Many parents confess a strong attachment to books they read to their children at bedtime; often keeping and cherishing these books long after their children have left home. If e-readers replace physical books, will parents who read digital stories to their children instead develop an attachment to a particular device, or digital file?
We live in a world increasingly filled with virtual possessions. I re-cast digital data and information as virtual possessions to research this topic against the backdrop of over a century of research in the humanities and social sciences on the roles that materials possessions play in supporting and mediating people’s identity construction processes. Virtual possessions to include the many objects that are losing their lasting material form, such as books, music, photos, plane tickets, and money. In addition, I also consider them to include things that never traditionally had a material form, such as video game avatars; electronic messages including email, SMS, IM and status updates; social networking profiles; personal behavior logs, such as purchase histories; visited locations from services such as brightkite.com; and a listing of activities, such as jogging routes from MapMyRun.com. The convergence of social and cloud computing, along with the growing presence of mobile media players and networked mobile phones/computers has produced a world in which people both carry and ubiquitously access large collections of virtual possessions.
I conducted extensive fieldwork with teenagers in their bedrooms in the midwestern region on the United States to understand how they were drawing on virtual possessions in their everyday lives as resources develop a sense of who they are and who they will become in the future.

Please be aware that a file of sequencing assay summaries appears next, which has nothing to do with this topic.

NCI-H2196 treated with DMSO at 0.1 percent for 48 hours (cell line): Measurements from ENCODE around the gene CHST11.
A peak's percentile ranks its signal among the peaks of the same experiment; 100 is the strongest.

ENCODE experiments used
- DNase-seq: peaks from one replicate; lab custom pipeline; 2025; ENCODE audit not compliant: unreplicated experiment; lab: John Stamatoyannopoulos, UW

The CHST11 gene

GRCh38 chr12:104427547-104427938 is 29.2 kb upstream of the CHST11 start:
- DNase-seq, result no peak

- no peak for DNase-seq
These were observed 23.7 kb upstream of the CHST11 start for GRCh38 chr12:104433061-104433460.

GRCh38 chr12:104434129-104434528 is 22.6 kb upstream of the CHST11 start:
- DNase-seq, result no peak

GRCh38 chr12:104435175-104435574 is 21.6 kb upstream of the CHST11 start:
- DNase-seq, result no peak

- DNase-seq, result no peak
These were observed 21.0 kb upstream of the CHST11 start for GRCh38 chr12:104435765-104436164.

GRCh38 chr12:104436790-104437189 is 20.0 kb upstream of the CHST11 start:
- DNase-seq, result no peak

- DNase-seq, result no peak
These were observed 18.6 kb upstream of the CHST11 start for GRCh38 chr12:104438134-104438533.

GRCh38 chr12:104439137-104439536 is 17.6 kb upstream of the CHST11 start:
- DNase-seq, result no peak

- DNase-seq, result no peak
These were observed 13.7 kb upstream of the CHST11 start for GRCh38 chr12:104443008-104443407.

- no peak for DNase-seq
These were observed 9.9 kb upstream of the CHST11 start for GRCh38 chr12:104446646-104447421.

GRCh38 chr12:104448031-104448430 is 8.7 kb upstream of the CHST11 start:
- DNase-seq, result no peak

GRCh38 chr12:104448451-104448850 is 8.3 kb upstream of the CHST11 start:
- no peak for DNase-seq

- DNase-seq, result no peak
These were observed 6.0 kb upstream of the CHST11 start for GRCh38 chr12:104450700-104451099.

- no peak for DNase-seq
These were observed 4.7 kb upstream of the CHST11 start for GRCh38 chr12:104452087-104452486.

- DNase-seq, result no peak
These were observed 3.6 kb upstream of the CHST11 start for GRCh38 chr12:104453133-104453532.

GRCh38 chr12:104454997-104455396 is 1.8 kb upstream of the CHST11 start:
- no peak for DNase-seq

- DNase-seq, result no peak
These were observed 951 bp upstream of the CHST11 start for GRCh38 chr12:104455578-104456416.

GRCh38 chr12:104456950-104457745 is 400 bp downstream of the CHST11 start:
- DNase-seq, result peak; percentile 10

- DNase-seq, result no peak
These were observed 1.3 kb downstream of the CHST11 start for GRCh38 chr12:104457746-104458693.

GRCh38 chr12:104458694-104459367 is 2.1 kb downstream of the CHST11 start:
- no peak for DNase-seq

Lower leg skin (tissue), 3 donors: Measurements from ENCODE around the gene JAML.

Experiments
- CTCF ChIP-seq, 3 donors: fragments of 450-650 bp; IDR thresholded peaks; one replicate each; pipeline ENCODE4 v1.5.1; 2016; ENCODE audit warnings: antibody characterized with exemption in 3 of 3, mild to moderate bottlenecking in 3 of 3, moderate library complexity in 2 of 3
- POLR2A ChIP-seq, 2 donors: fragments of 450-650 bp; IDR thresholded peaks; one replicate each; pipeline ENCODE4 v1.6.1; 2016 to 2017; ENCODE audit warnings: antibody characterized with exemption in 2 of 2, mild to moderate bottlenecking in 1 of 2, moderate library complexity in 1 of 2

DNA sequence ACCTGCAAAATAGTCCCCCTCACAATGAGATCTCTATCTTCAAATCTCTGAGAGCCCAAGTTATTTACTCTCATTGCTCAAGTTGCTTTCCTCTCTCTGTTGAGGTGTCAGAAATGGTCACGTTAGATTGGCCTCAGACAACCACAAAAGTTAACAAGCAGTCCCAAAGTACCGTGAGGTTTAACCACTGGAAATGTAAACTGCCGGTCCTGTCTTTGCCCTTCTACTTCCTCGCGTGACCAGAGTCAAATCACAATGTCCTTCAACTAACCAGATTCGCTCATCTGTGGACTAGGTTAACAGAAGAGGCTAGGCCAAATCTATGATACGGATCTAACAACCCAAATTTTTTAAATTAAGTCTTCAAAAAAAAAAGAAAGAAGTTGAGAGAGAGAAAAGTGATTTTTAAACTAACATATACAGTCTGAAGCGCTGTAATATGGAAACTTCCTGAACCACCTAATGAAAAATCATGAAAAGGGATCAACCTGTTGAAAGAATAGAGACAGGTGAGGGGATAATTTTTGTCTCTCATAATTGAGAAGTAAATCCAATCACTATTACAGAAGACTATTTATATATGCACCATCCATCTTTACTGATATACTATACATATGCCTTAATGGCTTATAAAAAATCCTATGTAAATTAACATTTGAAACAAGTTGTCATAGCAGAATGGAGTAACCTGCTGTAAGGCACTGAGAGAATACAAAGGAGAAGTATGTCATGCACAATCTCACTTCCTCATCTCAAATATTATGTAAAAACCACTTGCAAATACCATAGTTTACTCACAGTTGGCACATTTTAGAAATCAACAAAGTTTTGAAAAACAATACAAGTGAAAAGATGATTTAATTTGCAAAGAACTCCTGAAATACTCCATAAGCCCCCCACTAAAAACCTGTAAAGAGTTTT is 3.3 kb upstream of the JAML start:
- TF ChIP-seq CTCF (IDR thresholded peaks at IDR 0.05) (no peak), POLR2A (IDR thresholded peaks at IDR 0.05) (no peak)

This initial work catalyzed offered a designerly perspective of virtual possessions as a resource for people’s value construction activities; a perspective that draws on the theories of material practices and material possession attachment. It also detailed three major opportunity areas potential paradoxes around value construction with immaterial things for the HCI community: value in accrual of social metadata; value in placelessness and presence; and value in curation and presentation of self to multiple audiences. This work received a Best Paper Award at the CHI 2011 conference.
Odom, W. Zimmerman, J., Forlizzi, J. (2011). Teenagers and Their Virtual Possessions: Design Opportunities and Issues. In proceedings of SIGCHI Conference on Human Factors in Computing Systems. Vancouver, Canada. CHI ’11. ACM Press, 1491-1500. Local Copy, ACM Link) Best Paper Award
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